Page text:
NOvA Far Detector Live Webcam

Detector Hall Looking Downstream

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You are watching the creation of the most powerful neutrino experiment in North America.

It’s called NOvA, and it’s a collaboration among roughly 170 scientists at 34 institutions around the world. The project is currently under construction in two locations – the 360-ton NOvA near detector is being built underground at Fermilab, while the 14,000-ton far detector is being assembled in this building near Ash River, Minnesota, as you can see above.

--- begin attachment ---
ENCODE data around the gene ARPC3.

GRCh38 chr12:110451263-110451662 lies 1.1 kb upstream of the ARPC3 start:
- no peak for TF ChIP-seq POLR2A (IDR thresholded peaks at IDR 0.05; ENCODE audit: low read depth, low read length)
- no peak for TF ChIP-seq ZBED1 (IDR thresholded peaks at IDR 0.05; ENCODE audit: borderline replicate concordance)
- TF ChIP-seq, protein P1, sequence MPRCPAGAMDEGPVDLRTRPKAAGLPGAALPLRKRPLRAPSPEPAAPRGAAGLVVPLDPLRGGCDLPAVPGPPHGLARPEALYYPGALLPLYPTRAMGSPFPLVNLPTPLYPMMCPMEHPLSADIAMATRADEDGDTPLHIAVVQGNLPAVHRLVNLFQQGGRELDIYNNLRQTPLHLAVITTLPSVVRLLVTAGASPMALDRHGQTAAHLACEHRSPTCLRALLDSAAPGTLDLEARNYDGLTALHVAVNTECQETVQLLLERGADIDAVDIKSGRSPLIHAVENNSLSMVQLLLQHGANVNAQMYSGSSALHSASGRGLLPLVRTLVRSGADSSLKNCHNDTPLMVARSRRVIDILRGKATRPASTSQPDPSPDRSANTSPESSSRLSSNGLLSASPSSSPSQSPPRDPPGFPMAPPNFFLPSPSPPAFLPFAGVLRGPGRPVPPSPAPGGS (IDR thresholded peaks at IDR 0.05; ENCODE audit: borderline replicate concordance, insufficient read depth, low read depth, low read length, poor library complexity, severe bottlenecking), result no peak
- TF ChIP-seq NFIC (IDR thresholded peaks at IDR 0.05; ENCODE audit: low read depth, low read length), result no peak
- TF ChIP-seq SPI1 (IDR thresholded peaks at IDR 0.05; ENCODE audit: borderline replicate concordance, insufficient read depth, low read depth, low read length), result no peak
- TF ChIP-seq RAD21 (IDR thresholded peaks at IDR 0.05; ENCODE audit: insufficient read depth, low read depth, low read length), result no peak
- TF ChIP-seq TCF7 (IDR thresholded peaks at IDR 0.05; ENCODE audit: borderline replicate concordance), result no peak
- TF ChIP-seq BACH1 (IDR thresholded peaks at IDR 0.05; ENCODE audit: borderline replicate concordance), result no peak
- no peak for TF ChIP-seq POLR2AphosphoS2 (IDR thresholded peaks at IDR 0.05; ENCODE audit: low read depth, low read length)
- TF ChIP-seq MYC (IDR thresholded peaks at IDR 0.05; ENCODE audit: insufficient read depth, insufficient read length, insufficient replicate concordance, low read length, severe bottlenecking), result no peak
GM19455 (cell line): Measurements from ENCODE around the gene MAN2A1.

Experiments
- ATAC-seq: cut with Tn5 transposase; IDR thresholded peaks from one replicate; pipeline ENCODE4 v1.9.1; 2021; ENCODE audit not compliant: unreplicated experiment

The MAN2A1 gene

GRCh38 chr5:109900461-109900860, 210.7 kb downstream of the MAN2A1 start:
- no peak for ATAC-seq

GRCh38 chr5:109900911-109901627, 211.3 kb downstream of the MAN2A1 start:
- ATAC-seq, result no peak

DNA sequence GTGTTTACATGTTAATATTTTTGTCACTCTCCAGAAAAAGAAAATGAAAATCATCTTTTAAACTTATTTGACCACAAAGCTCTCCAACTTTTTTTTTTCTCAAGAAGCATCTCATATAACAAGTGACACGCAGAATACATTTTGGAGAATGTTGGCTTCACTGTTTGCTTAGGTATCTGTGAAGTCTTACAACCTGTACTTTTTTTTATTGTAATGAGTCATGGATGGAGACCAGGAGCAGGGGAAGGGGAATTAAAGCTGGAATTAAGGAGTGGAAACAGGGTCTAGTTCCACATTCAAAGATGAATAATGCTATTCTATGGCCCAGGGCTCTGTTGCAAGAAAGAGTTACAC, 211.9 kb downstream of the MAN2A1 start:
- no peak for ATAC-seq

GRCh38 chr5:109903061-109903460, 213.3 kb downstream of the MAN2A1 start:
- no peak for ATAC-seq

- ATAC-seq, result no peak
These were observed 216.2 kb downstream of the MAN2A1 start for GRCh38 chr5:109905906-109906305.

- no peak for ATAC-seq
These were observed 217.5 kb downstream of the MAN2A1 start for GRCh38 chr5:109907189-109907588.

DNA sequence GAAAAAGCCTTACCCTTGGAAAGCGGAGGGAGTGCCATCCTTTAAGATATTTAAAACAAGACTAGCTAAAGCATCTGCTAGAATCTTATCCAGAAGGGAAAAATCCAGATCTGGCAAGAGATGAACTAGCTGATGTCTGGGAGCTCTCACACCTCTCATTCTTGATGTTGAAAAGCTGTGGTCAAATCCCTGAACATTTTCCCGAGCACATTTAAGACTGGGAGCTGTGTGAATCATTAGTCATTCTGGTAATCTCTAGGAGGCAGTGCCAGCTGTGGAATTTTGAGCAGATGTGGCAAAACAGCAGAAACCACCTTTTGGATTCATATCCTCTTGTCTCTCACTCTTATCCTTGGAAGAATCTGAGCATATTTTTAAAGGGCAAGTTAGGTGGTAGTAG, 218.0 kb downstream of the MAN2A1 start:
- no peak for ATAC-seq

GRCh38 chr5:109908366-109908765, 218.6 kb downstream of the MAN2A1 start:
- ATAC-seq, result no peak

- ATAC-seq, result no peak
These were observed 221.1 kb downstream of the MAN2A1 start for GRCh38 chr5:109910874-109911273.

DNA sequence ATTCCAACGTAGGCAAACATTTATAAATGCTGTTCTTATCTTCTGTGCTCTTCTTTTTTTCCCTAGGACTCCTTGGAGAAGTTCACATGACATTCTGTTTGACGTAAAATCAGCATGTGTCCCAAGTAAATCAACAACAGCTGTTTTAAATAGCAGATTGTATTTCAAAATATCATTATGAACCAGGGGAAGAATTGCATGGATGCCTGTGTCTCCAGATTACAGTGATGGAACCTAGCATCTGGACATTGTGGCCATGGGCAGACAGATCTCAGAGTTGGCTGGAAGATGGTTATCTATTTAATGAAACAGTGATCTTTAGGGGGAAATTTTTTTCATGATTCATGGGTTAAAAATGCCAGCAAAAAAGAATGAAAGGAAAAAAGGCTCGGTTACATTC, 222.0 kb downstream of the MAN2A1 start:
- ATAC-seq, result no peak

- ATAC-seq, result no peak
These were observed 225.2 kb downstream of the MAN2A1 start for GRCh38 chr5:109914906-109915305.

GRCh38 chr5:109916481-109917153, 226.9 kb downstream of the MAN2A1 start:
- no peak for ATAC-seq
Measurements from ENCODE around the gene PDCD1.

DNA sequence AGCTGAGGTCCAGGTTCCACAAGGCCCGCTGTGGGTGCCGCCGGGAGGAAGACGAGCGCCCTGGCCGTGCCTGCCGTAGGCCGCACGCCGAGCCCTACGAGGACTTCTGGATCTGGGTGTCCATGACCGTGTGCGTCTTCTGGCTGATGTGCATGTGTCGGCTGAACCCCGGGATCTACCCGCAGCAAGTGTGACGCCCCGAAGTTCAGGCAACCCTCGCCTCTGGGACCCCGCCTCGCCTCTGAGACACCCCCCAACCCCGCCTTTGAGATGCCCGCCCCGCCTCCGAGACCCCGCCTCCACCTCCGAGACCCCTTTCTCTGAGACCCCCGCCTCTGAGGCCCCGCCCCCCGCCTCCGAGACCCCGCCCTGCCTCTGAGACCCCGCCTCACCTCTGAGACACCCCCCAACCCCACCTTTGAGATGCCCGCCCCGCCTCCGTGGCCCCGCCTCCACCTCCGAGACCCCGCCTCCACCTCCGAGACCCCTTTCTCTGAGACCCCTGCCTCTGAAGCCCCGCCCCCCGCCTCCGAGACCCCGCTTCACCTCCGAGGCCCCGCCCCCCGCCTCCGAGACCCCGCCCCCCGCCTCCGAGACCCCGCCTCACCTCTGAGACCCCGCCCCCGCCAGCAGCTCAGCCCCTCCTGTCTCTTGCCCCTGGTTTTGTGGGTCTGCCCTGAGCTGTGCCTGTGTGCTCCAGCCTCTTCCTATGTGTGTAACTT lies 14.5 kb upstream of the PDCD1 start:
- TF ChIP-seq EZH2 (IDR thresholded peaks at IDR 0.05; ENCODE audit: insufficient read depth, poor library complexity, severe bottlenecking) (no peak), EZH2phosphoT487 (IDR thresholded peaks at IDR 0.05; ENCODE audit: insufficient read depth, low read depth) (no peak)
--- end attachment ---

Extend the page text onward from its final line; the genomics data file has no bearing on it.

The far detector will be made up of 28 PVC blocks, each 51 feet high and wide, and seven feet deep. When it’s finished, the device will be about 200 feet long. Filled with a transparent liquid and outfitted with light-sensitive sensors, the NOvA far detector will analyze a beam of neutrinos that begins its journey at Fermilab in Batavia, Illinois, and travels through about 500 miles of earth to the detector.

The NOvA experiment is looking to answer fundamental questions about neutrinos and the role they play in the universe. There are three types of neutrinos. The experiment will observe muon neutrinos oscillating into electron neutrinos, and aims to discover which types of neutrinos possess more mass than other types. It will pave the way to discovering why there is only matter in the universe, instead of equal amounts of matter and antimatter.

Both the near and far detectors are expected to be completed in 2014. 

For more information:

last modified 02/25/2014   email Fermilab